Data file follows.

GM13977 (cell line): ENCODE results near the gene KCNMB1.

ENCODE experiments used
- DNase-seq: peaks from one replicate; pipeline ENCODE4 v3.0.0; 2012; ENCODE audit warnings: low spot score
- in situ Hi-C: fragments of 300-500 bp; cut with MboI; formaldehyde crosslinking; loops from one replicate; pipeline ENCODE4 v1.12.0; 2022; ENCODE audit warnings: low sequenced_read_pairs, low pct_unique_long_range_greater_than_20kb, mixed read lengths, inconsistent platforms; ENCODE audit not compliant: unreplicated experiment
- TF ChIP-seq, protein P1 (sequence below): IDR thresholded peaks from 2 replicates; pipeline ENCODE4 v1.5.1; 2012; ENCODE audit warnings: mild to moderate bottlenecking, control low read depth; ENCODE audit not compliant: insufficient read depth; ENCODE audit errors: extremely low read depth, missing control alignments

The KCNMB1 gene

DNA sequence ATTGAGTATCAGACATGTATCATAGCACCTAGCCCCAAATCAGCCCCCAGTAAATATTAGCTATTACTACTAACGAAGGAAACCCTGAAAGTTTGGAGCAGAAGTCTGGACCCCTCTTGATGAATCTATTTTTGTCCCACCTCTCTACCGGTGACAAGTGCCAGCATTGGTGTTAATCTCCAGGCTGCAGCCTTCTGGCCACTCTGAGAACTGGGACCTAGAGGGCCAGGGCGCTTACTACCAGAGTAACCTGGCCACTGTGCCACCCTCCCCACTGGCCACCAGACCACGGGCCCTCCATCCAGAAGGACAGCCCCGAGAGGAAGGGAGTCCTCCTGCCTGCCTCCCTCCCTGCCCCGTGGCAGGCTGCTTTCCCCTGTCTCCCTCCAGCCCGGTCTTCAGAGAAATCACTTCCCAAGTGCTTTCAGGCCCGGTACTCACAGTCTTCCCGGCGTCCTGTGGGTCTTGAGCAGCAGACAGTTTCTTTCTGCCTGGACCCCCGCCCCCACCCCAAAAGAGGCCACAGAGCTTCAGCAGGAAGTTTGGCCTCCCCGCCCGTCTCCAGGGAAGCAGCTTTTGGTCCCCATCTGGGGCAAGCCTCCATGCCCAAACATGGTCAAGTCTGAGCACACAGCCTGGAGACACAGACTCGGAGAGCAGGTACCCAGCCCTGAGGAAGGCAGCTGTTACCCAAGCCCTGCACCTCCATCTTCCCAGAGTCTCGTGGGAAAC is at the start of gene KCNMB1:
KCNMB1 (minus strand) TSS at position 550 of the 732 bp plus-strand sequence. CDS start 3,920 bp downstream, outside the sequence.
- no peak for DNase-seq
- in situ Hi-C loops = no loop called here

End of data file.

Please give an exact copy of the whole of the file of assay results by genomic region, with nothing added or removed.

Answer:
GM13977 (cell line): ENCODE results near the gene KCNMB1.

ENCODE experiments used
- DNase-seq: peaks from one replicate; pipeline ENCODE4 v3.0.0; 2012; ENCODE audit warnings: low spot score
- in situ Hi-C: fragments of 300-500 bp; cut with MboI; formaldehyde crosslinking; loops from one replicate; pipeline ENCODE4 v1.12.0; 2022; ENCODE audit warnings: low sequenced_read_pairs, low pct_unique_long_range_greater_than_20kb, mixed read lengths, inconsistent platforms; ENCODE audit not compliant: unreplicated experiment
- TF ChIP-seq, protein P1 (sequence below): IDR thresholded peaks from 2 replicates; pipeline ENCODE4 v1.5.1; 2012; ENCODE audit warnings: mild to moderate bottlenecking, control low read depth; ENCODE audit not compliant: insufficient read depth; ENCODE audit errors: extremely low read depth, missing control alignments

The KCNMB1 gene

DNA sequence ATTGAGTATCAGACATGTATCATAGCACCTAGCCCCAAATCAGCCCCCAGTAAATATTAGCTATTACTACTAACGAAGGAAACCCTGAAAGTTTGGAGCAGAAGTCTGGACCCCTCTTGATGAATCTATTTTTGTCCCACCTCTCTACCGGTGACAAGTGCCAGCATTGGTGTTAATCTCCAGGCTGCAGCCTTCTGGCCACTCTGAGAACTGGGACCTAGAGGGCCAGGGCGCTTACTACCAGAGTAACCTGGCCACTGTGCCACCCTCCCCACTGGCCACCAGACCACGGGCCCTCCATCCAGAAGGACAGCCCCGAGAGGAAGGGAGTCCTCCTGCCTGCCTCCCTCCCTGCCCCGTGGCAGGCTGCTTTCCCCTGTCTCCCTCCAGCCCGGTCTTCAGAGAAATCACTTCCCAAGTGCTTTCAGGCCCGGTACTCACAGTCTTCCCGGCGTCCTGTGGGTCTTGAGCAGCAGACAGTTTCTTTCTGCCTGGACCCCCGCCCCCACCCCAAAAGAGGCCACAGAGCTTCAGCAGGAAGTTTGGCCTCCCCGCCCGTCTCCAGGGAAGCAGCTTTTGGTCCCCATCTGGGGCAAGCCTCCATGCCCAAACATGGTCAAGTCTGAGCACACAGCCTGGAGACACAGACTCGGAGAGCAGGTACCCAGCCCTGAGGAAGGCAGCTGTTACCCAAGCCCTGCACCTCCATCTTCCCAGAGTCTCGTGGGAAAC is at the start of gene KCNMB1:
KCNMB1 (minus strand) TSS at position 550 of the 732 bp plus-strand sequence. CDS start 3,920 bp downstream, outside the sequence.
- no peak for DNase-seq
- in situ Hi-C loops = no loop called here